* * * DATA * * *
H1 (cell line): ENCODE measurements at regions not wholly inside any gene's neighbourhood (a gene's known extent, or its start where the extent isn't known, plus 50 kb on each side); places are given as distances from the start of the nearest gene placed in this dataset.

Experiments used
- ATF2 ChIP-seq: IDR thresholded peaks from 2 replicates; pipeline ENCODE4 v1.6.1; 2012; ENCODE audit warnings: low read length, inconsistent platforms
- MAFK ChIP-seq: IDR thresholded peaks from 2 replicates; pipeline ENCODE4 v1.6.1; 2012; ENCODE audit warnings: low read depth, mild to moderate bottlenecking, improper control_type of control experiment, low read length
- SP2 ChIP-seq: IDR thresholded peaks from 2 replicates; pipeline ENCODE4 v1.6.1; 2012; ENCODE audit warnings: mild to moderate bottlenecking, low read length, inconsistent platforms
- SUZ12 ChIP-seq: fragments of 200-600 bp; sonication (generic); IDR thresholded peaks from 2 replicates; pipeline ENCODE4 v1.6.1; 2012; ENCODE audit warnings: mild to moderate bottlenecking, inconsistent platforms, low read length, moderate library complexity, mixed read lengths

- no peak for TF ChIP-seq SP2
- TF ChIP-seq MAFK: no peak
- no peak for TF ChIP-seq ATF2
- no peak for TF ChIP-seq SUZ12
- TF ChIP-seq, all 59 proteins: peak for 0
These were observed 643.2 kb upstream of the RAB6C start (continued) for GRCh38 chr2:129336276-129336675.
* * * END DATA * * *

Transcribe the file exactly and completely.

H1 (cell line): ENCODE measurements at regions not wholly inside any gene's neighbourhood (a gene's known extent, or its start where the extent isn't known, plus 50 kb on each side); places are given as distances from the start of the nearest gene placed in this dataset.

Experiments used
- ATF2 ChIP-seq: IDR thresholded peaks from 2 replicates; pipeline ENCODE4 v1.6.1; 2012; ENCODE audit warnings: low read length, inconsistent platforms
- MAFK ChIP-seq: IDR thresholded peaks from 2 replicates; pipeline ENCODE4 v1.6.1; 2012; ENCODE audit warnings: low read depth, mild to moderate bottlenecking, improper control_type of control experiment, low read length
- SP2 ChIP-seq: IDR thresholded peaks from 2 replicates; pipeline ENCODE4 v1.6.1; 2012; ENCODE audit warnings: mild to moderate bottlenecking, low read length, inconsistent platforms
- SUZ12 ChIP-seq: fragments of 200-600 bp; sonication (generic); IDR thresholded peaks from 2 replicates; pipeline ENCODE4 v1.6.1; 2012; ENCODE audit warnings: mild to moderate bottlenecking, inconsistent platforms, low read length, moderate library complexity, mixed read lengths

- no peak for TF ChIP-seq SP2
- TF ChIP-seq MAFK: no peak
- no peak for TF ChIP-seq ATF2
- no peak for TF ChIP-seq SUZ12
- TF ChIP-seq, all 59 proteins: peak for 0
These were observed 643.2 kb upstream of the RAB6C start (continued) for GRCh38 chr2:129336276-129336675.